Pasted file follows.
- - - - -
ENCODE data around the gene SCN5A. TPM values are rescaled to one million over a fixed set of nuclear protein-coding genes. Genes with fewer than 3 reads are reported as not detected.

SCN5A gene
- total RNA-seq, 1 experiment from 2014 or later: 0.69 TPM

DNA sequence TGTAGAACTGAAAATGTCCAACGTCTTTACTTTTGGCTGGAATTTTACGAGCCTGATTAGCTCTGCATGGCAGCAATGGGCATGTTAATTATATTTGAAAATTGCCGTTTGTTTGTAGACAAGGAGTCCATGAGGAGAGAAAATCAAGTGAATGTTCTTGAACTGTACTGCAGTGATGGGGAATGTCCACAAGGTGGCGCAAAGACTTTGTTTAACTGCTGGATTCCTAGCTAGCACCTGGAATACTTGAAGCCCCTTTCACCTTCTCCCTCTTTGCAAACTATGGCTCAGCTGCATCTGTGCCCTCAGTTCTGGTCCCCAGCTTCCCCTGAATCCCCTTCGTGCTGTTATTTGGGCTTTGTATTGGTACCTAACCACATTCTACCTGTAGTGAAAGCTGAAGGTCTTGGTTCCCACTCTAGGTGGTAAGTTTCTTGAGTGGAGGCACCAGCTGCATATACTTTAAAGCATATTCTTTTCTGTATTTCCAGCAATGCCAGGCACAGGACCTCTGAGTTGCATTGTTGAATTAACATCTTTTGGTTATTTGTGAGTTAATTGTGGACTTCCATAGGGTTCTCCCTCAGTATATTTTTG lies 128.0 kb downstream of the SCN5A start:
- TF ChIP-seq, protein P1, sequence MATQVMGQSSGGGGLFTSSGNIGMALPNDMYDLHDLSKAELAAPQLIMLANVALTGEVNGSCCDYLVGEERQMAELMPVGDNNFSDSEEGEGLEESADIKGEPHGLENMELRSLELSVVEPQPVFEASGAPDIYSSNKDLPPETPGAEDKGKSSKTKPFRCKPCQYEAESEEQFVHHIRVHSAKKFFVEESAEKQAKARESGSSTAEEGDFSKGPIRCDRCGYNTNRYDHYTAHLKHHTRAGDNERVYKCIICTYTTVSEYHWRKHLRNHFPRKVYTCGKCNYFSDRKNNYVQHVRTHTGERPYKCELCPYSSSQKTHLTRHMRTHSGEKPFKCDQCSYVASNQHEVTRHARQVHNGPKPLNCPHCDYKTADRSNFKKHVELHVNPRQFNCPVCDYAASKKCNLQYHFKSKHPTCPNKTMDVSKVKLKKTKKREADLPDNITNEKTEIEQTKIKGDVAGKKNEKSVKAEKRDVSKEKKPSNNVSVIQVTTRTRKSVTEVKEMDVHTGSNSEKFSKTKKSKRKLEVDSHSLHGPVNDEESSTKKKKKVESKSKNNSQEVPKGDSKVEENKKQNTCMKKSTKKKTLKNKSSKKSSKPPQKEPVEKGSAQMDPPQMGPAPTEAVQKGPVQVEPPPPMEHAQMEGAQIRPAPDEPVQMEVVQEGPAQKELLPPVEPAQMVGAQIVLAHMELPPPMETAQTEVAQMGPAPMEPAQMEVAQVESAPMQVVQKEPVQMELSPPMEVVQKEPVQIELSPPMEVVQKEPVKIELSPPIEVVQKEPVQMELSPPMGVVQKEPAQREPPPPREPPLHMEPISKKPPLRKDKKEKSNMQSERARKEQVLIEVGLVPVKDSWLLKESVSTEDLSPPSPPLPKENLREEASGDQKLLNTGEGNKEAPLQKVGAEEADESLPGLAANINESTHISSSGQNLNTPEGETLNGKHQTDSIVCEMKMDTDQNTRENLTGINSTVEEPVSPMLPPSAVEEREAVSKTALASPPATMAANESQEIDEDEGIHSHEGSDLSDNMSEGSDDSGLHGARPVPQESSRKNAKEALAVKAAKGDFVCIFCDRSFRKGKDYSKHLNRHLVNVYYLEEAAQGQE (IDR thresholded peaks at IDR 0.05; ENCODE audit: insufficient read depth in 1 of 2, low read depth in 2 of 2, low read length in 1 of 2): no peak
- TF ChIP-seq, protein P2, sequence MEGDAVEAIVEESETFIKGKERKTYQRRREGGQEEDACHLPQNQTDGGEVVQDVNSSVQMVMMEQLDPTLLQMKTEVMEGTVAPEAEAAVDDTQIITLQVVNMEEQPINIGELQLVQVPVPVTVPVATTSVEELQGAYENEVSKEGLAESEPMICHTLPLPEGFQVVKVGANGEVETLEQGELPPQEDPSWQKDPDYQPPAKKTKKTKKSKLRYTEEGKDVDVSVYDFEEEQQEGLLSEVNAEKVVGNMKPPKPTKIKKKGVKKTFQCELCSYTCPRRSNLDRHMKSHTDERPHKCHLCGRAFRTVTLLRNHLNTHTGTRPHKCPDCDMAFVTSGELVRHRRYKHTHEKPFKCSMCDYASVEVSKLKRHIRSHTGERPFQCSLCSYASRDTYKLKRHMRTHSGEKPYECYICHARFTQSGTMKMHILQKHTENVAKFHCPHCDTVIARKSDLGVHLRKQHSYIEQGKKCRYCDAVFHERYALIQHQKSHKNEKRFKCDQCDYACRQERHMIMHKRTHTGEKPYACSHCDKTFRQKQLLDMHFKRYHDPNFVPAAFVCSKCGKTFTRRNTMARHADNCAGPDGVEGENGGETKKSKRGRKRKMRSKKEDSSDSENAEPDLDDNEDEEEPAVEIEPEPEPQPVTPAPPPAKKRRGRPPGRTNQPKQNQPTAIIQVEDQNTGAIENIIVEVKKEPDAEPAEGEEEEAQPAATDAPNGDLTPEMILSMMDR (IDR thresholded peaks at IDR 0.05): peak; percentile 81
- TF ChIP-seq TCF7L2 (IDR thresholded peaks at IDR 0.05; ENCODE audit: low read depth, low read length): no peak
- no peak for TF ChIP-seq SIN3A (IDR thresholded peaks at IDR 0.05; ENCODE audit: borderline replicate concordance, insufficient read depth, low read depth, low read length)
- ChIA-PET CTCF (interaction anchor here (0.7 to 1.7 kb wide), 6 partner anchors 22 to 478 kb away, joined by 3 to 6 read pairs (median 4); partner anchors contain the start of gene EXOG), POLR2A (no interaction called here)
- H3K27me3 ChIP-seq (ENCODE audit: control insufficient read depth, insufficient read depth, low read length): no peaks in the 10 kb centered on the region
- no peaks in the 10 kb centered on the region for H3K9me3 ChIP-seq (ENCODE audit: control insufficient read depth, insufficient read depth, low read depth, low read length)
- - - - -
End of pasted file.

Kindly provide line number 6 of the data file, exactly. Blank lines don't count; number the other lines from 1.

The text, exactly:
- TF ChIP-seq, protein P2, sequence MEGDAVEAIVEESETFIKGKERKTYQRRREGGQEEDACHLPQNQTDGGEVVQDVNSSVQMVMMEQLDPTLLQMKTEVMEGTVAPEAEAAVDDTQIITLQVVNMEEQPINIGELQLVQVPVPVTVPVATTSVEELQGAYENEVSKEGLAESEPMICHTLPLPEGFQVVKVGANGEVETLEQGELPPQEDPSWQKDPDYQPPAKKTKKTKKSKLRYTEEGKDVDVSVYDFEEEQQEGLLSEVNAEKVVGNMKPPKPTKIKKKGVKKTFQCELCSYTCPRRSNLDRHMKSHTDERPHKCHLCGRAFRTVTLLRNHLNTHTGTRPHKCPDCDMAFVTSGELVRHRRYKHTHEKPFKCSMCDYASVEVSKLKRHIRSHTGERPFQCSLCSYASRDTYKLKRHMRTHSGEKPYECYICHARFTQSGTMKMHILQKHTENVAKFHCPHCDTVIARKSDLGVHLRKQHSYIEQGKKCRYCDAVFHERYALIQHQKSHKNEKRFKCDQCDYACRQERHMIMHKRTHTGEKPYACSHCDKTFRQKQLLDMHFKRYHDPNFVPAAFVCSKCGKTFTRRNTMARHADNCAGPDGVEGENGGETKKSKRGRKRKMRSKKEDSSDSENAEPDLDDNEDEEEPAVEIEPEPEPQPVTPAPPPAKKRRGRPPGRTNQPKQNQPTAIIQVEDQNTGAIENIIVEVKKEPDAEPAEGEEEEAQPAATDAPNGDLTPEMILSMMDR (IDR thresholded peaks at IDR 0.05): peak; percentile 81